• A.D. says:

            Doesn’t matter, if you’re comfortable… what’s comfortable? Because someone can easily live on 200K a year should everyone stop there?

            For that matter we don’t know Pettitte’s finances, maybe he’s blown a lot of money, on top of that he has to worry about some 40-50 years of retirement to pay for at a life he may have become used to when he’s making millions a year with no end in sight.

            The man has all the right to ask for a 4 extra million a year (or actually his same salary, the fans have pegged him at 12M), just like if you’re living comfortably you still would want a raise.

            • rbizzler says:

              I agree with his ‘right’ to ask for whatever he wants and, generally speaking, more power to him. But when you hold someone’s toes to the fire, as Andy is kind of doing with the Yankees, you may not like how they react.

              That being said, you also have no idea what Andy’s finances are like and he could just be letting his big jock ego get in the way of his happiness.

            • rbizzler says:

              Just for shits and giggles, what was your take on Spree’s comments a few years back on not being able to feed his family on 14 million/yr?

              • Spree was a dumbass for saying that.

                But still, I will never fault a man (or woman) from trying their hardest to get every penny that someone is willing to pay them. Millionaire athletes are people just like you and me, they are fully entitled to any raise they can negotiate for just like you and me.

                • Chris C. says:

                  “But still, I will never fault a man (or woman) from trying their hardest to get every penny that someone is willing to pay them.”

                  Nor would I. But that same man was on the Michael Kay show 5 years ago speaking about how he felt “disrespected”, and rightfully so, by the Yankees lack of loyalty towards him.
                  Loyalty works both ways.
                  Pettitte pretty much admitted when the season was over that the Yankees didn’t get their money’s worth this past season, and now he’s gonna hold their feet to the fire by demanding a 2 year deal, or 1 year without a cent less than 16 mill?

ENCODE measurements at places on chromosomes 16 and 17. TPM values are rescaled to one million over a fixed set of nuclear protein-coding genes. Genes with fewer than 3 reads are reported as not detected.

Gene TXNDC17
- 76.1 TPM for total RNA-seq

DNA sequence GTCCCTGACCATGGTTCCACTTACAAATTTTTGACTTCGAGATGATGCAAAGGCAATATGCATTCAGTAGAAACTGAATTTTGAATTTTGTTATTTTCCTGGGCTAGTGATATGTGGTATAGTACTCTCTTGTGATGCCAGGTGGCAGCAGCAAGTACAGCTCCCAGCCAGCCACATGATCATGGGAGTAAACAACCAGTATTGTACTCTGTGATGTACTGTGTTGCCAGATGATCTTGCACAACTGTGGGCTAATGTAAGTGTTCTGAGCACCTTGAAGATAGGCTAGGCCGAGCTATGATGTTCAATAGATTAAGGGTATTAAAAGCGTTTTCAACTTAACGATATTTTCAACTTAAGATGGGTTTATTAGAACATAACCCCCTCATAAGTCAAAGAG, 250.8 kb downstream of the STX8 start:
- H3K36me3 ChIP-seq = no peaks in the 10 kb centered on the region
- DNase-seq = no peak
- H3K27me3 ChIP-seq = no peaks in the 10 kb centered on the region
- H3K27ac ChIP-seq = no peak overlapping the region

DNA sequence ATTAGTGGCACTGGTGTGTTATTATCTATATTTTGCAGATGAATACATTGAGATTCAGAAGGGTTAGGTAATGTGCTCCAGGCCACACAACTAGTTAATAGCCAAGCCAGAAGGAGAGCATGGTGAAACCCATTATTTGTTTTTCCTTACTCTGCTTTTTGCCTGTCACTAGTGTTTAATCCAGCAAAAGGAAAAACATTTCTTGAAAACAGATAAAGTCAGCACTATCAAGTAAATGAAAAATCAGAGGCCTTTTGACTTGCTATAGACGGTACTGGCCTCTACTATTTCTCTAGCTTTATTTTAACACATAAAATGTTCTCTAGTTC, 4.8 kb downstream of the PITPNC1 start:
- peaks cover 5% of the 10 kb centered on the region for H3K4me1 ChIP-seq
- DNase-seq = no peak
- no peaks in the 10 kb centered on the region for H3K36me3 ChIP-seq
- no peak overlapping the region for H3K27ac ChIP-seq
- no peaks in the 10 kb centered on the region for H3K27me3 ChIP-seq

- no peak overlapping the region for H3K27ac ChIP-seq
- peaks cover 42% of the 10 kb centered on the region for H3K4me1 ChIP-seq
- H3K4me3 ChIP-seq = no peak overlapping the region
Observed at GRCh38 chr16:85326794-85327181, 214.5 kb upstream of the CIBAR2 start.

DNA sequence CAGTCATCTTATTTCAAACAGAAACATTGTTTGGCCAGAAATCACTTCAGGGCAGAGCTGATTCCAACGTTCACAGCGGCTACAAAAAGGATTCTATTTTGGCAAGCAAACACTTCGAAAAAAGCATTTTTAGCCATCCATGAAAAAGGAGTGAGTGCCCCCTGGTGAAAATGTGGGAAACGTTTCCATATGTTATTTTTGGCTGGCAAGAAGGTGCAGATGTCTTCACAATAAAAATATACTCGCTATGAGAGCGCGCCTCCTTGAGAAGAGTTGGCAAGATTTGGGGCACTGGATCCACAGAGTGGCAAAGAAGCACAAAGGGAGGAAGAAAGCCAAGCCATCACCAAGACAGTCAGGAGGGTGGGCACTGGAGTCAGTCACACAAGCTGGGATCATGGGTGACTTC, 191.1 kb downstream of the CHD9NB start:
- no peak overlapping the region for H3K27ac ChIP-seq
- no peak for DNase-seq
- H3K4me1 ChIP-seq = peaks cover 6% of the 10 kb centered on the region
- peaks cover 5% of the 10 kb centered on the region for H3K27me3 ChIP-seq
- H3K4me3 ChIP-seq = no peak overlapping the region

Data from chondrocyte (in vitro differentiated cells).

He can ask for whatever he wants, but is he really doing it with a straight face?

              • A.D. says:

                It was funny, and poorly done, that said he had his Yacht and other items repo-ed recently… so maybe he was on to something there.

                Sprewell has become one of the models on how pro athletes can be terrible at money management, not all of them sign up with Goldman wealth management like A-Rod

          • steve (different one) says:

            Haggling over a few million after you have already been set up for life seems a bit ridiculous to me.

            i still think he will sign.

            but i think it made sense for him to wait it out until today. his agents probably told him the Yankees would offer him arbitration based on their desire for draft picks.

            once that happened, his agents would have all sorts of leverage to get Pettitte more money.

            the Yankees just cut out that leverage from under him.

            they are taking a huge risk that he gets pissed and walks away, but i think up to this point, both sides have acted rationally.

            • Chris C. says:

              “they are taking a huge risk that he gets pissed and walks away”

              No, they’re not.
              If his name was CC Sabathia, it would be a huge risk. But we’re talking about a guy who came off a dissappointing season, will be 37 years old this coming season, and is asking for a tremendous amount of money for what he is worth.
              IF the Yankees can’t afford to lose Pettitte, then they have way more problems than he could solve for them anyway.

              This is a team that already is on the verge of making outrageous contract offers to anywhere from 3-5 of the biggest FA’s on the market.
              And from what I’ve heard from Cashman, it doesn’t sound like he has a whole lot of interest in allowing Pettitte’s agents to hold the Yankees hostage.

              I don’t see the risk. If he’s comes back, okay. If not, they’ll live.